Justin Panthappattu, B.S.1, Victor Beauvil, R.R.T, PhD.2, Dilbagh Singh, M.D.3, Sameer Verma, M.D.3, 4, Arunabh Talwar, M.D, F.C.C.P.3, 4
- St. George’s University School of Medicine Grenada, West Indies
- Mandl School The College of Allied Health, NY
- Northwell Health Department of Pulmonary, Critical Care and Sleep Medicine 410 Lakeville Rd. Suite 107 New Hyde Park, NY 11040
- Heart and Lung Research Unit The Feinstein Institute for Medical Research
Cigarette smoking is injurious to health, affecting every organ of the body. Over the years, various mechanisms of nicotine delivery have been developed. These devices are collectively known as electronic nicotine delivery systems (ENDS).1 In 2003, the first e-cigarette was created, offering an alternative to traditional cigarettes.2 These devices heat special liquid, known as e-liquid, that contains nicotine, flavoring and other substances. The end result is an aerosol which the user then inhales. This behavior is known as “vaping”.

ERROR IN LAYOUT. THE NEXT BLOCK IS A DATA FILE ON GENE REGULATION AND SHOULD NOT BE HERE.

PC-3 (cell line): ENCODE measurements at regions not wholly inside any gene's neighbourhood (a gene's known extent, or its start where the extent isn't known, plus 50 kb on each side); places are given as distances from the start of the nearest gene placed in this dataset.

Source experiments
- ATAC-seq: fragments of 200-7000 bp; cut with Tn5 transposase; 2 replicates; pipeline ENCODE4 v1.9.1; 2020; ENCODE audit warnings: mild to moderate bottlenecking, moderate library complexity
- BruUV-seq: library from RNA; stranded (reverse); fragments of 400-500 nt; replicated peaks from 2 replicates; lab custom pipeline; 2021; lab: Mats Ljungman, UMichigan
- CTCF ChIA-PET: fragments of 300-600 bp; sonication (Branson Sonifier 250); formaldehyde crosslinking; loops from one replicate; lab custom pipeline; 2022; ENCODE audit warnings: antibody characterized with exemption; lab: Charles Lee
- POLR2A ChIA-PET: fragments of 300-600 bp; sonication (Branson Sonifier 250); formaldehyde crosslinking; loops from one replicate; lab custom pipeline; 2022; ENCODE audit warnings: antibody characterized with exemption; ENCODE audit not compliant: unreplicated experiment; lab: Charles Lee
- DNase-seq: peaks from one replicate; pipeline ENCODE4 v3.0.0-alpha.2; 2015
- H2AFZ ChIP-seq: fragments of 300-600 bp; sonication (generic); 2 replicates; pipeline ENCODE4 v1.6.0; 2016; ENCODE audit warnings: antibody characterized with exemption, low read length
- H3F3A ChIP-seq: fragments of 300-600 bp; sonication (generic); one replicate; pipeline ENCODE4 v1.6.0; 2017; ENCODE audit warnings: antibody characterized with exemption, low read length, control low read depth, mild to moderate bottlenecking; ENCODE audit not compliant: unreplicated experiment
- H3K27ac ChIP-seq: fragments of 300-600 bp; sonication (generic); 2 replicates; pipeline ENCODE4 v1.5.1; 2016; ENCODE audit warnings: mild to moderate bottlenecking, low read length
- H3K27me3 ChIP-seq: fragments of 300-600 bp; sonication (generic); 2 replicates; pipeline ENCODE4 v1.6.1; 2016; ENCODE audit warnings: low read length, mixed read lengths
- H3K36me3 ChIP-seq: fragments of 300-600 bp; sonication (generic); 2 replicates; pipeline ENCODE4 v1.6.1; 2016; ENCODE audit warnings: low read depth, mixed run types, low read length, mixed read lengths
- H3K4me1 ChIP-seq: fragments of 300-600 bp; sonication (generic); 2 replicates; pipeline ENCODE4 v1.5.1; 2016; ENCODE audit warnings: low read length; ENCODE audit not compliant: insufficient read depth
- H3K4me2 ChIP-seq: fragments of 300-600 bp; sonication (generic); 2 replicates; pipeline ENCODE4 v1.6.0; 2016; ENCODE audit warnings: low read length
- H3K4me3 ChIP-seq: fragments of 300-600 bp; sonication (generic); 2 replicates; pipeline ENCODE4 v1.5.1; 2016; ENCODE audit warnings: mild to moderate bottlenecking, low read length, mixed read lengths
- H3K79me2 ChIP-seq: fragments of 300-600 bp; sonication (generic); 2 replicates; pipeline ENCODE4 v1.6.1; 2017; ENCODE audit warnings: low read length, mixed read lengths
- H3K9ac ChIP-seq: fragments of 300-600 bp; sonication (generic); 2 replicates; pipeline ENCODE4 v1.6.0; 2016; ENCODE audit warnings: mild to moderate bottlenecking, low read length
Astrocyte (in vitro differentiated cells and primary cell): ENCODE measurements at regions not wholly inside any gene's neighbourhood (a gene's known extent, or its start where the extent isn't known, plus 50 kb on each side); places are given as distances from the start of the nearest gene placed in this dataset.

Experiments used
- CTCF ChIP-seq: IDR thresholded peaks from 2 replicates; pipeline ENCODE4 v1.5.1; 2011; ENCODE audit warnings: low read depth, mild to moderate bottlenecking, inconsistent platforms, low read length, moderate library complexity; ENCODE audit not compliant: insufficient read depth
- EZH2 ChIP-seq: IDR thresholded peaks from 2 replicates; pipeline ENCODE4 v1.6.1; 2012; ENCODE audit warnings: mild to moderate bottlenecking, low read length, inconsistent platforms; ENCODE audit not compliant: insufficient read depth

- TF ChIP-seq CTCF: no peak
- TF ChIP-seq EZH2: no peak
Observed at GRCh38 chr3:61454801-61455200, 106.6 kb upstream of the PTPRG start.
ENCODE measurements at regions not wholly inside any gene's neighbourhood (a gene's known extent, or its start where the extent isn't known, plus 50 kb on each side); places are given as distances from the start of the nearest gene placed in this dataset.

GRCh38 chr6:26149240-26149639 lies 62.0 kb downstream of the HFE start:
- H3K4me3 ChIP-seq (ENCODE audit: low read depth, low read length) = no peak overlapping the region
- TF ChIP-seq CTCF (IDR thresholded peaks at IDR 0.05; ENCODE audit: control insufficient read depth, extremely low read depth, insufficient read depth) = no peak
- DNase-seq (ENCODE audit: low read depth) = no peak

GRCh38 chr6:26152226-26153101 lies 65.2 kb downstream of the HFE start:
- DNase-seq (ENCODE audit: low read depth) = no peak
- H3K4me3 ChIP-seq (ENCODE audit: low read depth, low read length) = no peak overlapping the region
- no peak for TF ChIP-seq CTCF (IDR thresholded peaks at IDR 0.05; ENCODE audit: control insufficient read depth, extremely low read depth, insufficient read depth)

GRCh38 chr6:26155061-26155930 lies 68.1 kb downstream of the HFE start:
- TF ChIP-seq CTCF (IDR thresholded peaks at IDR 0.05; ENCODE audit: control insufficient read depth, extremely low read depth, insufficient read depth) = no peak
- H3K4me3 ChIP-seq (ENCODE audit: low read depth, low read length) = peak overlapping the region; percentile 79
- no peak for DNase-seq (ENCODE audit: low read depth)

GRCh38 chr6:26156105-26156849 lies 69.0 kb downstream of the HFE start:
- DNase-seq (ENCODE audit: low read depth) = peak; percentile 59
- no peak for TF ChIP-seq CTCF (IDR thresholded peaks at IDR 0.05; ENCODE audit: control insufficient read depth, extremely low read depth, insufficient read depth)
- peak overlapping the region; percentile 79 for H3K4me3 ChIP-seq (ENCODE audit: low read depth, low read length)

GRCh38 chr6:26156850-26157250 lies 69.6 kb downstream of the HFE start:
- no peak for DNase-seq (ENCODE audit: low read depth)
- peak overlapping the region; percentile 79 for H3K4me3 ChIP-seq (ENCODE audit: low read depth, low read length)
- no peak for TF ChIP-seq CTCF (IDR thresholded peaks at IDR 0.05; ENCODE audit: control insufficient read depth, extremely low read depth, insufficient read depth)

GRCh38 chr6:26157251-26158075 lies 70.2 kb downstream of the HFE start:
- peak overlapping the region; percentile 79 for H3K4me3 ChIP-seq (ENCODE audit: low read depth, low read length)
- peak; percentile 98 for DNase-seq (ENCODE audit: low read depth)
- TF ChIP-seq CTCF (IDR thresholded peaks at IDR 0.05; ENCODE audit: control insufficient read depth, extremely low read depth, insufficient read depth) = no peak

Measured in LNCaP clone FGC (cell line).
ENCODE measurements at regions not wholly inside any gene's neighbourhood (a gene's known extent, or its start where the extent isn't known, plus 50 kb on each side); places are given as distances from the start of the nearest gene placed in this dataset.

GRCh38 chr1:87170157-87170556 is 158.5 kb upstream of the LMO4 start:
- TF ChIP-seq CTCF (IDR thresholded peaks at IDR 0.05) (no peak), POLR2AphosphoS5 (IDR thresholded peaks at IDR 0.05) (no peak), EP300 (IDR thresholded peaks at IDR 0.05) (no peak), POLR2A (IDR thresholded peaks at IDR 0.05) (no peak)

The first-generation device consisted of three main components. The first component is a power source, typically a lithium-ion battery. The second component is an atomizer, which acts as a heat source. The third component of the e-cigarette is a reservoir that houses the e-liquid, commonly in the form of a cartridge. The atomizer heats the liquid and produces an aerosol. Since their introduction, e-cigarettes have seen many changes that have enhanced the user experience, however, the components that allow them to operate have remained the same in modern-day “vape pens” with the addition of a metal sheath and a smart chip.3 The metal sheath encloses the entire device. The smart chip works to allow the user to have more control of the atomizer.